So you’ve just returned home from an amazing, once in a lifetime study abroad program; now what? The dust has settled from the craze of submitting exams, packing your belongings, and making it back across the ocean in one piece. The next few weeks can be a mix of exhaustion, readjusting to a different way of life, happy to be reunited with family and friends back home, missing the new friends you just made, and excited to start planning for your future. That’s a lot to process! Aside from making sure I unpack in time and am prepared for fall semester to begin, there are a few things I’m trying to do to make this transition period as smooth as possible.
First, keeping in touch with the friends I made while abroad. Even though we’re all from the United States, ironically, we had to travel across the ocean to meet! Most people I knew before this live near me, but now I have the connections and another reason to visit places I’ve never seen before. The distance and our busy schedules resuming make this difficult, but there are many ways to stay connected. Of course, phones and social media are the easiest ways, and don’t forget to keep your group chats alive! If you want to get a bit more creative, go buy some fun stamps and revive the snail mail method! I bought a few postcards before leaving Cambridge and can’t wait to send them out.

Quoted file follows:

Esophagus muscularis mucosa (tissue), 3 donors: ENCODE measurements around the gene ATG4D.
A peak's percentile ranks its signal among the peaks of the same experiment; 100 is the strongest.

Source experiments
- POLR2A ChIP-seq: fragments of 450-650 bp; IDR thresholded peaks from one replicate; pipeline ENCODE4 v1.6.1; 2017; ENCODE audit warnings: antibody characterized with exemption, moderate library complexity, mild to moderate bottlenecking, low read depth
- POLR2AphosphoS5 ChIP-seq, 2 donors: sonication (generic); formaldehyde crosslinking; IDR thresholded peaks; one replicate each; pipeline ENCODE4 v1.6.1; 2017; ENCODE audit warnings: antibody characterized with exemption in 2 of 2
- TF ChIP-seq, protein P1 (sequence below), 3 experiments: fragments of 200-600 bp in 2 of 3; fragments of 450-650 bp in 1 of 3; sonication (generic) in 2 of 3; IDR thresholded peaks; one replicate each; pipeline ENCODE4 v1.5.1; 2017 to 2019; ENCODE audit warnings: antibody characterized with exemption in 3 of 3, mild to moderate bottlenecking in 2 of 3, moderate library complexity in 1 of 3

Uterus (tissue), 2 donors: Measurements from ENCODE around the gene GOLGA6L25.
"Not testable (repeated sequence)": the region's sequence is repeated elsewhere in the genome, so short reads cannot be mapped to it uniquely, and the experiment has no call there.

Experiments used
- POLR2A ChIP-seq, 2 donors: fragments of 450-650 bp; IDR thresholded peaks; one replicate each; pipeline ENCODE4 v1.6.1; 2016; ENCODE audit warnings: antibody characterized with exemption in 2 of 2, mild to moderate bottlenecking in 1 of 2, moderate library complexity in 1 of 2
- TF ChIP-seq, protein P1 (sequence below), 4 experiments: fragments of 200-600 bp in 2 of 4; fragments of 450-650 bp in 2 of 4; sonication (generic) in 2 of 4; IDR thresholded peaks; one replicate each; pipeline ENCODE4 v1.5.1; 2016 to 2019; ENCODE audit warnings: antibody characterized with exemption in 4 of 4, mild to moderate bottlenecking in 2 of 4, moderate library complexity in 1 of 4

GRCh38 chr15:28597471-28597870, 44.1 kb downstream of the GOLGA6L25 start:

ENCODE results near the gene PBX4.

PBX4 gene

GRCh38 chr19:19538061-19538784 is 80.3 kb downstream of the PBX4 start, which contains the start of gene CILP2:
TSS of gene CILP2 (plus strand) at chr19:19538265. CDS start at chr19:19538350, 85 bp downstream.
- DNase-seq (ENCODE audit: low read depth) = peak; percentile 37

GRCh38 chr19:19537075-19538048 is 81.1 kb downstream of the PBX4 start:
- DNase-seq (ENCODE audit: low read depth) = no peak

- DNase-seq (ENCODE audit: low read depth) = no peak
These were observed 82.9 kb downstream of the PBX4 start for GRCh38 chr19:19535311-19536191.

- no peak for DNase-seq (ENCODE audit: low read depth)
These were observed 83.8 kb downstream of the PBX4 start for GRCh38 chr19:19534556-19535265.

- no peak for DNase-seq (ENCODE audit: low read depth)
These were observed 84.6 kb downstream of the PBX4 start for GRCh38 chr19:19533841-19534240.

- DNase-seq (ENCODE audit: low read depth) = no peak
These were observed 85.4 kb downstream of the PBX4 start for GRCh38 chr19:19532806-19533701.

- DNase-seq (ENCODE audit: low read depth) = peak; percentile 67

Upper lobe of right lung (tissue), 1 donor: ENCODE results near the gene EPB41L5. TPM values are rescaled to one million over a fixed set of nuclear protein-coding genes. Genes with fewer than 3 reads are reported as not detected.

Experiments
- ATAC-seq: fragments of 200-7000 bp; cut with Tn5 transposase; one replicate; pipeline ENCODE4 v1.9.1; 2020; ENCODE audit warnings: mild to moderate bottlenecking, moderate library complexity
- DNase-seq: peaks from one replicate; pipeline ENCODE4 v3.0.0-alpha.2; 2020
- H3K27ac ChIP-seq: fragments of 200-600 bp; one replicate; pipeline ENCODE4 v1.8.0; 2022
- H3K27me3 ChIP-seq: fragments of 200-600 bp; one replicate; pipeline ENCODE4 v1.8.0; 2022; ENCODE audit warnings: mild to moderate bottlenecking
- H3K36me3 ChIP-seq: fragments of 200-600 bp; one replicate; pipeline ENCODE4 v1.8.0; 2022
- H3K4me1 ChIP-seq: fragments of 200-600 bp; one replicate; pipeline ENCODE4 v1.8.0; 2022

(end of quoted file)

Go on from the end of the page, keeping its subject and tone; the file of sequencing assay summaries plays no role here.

Whether you were taking courses or doing an internship, it’s essential to apply what you’ve learned to your studies back home. What better way to get the most value out of your program than to continue learning and building that knowledge? The courses I took at Cambridge were quite different from anything being taught or discussed in my program back home, and because of it, I’m able to take a new angle to my independent research and class projects. Taking a break from your usual curriculum and seeking opportunities for interdisciplinary studies can make a huge difference in what you produce and bring fresh ideas to your work!
Last, and possibly most important, stay in contact with your professors, faculty, supervisors or coworkers. No matter what you want to pursue after graduating, the network you build up is just as powerful as your skill set and resume. You never know what kind of opportunities might arise from these connections, and you’re at a great advantage having met them through your program. Don’t be afraid to ask them for further advice, share articles they might be interested in, or ask around for any research or job openings if you’re looking for a next step. The benefits of studying abroad can continue long after your plane lands back home; don’t let it go to waste!